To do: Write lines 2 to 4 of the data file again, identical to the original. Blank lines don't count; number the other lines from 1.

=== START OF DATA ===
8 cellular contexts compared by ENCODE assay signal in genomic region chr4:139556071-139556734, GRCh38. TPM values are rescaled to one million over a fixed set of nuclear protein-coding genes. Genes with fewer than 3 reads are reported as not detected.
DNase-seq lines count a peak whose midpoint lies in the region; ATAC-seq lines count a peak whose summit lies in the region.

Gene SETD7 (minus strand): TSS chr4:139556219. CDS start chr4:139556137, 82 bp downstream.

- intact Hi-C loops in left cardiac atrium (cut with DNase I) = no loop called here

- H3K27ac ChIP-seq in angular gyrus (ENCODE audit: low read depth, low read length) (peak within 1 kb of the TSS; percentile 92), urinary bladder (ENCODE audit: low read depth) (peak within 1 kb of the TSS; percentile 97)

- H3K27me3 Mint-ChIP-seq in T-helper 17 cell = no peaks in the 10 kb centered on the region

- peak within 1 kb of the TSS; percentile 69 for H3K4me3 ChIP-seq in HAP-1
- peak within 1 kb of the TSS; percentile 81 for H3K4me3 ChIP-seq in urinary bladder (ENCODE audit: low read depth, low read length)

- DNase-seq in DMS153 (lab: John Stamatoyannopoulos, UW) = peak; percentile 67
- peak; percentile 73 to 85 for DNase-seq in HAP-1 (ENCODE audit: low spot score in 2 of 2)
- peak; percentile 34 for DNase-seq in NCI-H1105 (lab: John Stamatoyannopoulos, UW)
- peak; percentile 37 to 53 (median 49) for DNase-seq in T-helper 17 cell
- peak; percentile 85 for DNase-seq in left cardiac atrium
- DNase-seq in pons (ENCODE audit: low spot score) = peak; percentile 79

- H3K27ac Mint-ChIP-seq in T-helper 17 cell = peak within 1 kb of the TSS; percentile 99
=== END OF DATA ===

DNase-seq lines count a peak whose midpoint lies in the region; ATAC-seq lines count a peak whose summit lies in the region.

Gene SETD7 (minus strand): TSS chr4:139556219. CDS start chr4:139556137, 82 bp downstream.

- intact Hi-C loops in left cardiac atrium (cut with DNase I) = no loop called here